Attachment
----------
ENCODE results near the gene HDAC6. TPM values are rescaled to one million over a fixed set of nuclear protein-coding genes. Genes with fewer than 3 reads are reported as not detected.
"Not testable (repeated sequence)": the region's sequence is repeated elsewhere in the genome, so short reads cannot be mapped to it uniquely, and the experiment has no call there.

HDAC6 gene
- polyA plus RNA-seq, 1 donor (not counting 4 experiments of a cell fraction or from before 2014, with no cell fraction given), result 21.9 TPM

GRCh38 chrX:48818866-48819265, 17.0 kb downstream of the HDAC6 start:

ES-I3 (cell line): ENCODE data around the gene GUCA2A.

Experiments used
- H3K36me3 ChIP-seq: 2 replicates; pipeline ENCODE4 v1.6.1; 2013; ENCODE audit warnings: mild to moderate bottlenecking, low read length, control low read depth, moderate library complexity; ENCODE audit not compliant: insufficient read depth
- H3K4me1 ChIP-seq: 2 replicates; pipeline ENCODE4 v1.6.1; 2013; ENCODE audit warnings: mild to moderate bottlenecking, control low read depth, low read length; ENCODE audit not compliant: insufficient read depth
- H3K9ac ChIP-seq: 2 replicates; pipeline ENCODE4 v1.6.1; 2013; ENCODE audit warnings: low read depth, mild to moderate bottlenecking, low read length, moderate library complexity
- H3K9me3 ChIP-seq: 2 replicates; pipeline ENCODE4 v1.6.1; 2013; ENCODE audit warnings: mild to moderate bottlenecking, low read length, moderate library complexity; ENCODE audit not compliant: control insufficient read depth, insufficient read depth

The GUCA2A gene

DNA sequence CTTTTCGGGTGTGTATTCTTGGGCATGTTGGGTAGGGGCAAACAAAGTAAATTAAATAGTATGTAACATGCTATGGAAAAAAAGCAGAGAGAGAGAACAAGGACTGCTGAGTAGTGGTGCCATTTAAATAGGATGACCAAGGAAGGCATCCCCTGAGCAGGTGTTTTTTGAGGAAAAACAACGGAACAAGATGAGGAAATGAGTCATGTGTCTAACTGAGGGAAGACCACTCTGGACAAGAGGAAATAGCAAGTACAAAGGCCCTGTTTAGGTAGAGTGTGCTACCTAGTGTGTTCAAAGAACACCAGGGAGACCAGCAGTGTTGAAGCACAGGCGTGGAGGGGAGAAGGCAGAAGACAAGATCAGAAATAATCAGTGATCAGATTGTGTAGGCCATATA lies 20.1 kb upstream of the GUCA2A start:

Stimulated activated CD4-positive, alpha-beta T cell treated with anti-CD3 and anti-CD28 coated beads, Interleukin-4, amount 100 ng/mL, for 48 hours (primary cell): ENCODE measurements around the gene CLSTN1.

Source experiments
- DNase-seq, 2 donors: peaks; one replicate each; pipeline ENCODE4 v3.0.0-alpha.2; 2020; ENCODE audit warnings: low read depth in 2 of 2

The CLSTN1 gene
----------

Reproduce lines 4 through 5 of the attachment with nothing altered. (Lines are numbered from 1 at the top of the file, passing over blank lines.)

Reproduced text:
- polyA plus RNA-seq, 1 donor (not counting 4 experiments of a cell fraction or from before 2014, with no cell fraction given), result 21.9 TPM

GRCh38 chrX:48818866-48819265, 17.0 kb downstream of the HDAC6 start: